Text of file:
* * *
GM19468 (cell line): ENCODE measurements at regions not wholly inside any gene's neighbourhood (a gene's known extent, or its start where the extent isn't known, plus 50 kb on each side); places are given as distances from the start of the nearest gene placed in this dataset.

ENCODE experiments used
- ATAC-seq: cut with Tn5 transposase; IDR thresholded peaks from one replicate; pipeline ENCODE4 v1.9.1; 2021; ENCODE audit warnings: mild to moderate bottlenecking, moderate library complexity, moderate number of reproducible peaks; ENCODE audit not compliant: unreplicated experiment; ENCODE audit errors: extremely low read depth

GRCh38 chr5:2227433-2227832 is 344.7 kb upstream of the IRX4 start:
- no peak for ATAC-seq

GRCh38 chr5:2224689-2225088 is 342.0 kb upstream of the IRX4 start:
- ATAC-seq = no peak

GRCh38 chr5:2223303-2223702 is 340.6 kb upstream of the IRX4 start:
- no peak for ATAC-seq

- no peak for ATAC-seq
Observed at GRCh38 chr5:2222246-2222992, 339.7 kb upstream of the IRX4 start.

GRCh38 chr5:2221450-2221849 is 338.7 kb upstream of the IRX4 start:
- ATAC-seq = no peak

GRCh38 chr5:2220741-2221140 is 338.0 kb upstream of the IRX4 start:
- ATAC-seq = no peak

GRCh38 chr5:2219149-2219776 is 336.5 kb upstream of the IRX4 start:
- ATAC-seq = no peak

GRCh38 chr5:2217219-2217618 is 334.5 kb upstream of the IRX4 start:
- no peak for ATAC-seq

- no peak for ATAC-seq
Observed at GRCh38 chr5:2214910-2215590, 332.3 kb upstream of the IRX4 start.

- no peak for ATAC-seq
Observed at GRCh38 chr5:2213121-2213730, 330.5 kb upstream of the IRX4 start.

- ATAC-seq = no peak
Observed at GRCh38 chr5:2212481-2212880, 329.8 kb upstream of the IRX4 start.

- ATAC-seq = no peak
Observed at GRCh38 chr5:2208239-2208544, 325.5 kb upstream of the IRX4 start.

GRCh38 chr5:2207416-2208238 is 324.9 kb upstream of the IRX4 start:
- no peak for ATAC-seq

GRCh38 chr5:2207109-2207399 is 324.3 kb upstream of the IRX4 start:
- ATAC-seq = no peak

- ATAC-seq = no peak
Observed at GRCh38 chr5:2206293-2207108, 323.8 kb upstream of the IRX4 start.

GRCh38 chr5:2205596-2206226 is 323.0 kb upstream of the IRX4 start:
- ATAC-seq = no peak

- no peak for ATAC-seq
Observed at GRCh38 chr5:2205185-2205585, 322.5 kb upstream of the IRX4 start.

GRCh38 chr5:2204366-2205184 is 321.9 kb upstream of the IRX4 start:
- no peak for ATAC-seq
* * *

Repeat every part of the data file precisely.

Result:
GM19468 (cell line): ENCODE measurements at regions not wholly inside any gene's neighbourhood (a gene's known extent, or its start where the extent isn't known, plus 50 kb on each side); places are given as distances from the start of the nearest gene placed in this dataset.

ENCODE experiments used
- ATAC-seq: cut with Tn5 transposase; IDR thresholded peaks from one replicate; pipeline ENCODE4 v1.9.1; 2021; ENCODE audit warnings: mild to moderate bottlenecking, moderate library complexity, moderate number of reproducible peaks; ENCODE audit not compliant: unreplicated experiment; ENCODE audit errors: extremely low read depth

GRCh38 chr5:2227433-2227832 is 344.7 kb upstream of the IRX4 start:
- no peak for ATAC-seq

GRCh38 chr5:2224689-2225088 is 342.0 kb upstream of the IRX4 start:
- ATAC-seq = no peak

GRCh38 chr5:2223303-2223702 is 340.6 kb upstream of the IRX4 start:
- no peak for ATAC-seq

- no peak for ATAC-seq
Observed at GRCh38 chr5:2222246-2222992, 339.7 kb upstream of the IRX4 start.

GRCh38 chr5:2221450-2221849 is 338.7 kb upstream of the IRX4 start:
- ATAC-seq = no peak

GRCh38 chr5:2220741-2221140 is 338.0 kb upstream of the IRX4 start:
- ATAC-seq = no peak

GRCh38 chr5:2219149-2219776 is 336.5 kb upstream of the IRX4 start:
- ATAC-seq = no peak

GRCh38 chr5:2217219-2217618 is 334.5 kb upstream of the IRX4 start:
- no peak for ATAC-seq

- no peak for ATAC-seq
Observed at GRCh38 chr5:2214910-2215590, 332.3 kb upstream of the IRX4 start.

- no peak for ATAC-seq
Observed at GRCh38 chr5:2213121-2213730, 330.5 kb upstream of the IRX4 start.

- ATAC-seq = no peak
Observed at GRCh38 chr5:2212481-2212880, 329.8 kb upstream of the IRX4 start.

- ATAC-seq = no peak
Observed at GRCh38 chr5:2208239-2208544, 325.5 kb upstream of the IRX4 start.

GRCh38 chr5:2207416-2208238 is 324.9 kb upstream of the IRX4 start:
- no peak for ATAC-seq

GRCh38 chr5:2207109-2207399 is 324.3 kb upstream of the IRX4 start:
- ATAC-seq = no peak

- ATAC-seq = no peak
Observed at GRCh38 chr5:2206293-2207108, 323.8 kb upstream of the IRX4 start.

GRCh38 chr5:2205596-2206226 is 323.0 kb upstream of the IRX4 start:
- ATAC-seq = no peak

- no peak for ATAC-seq
Observed at GRCh38 chr5:2205185-2205585, 322.5 kb upstream of the IRX4 start.

GRCh38 chr5:2204366-2205184 is 321.9 kb upstream of the IRX4 start:
- no peak for ATAC-seq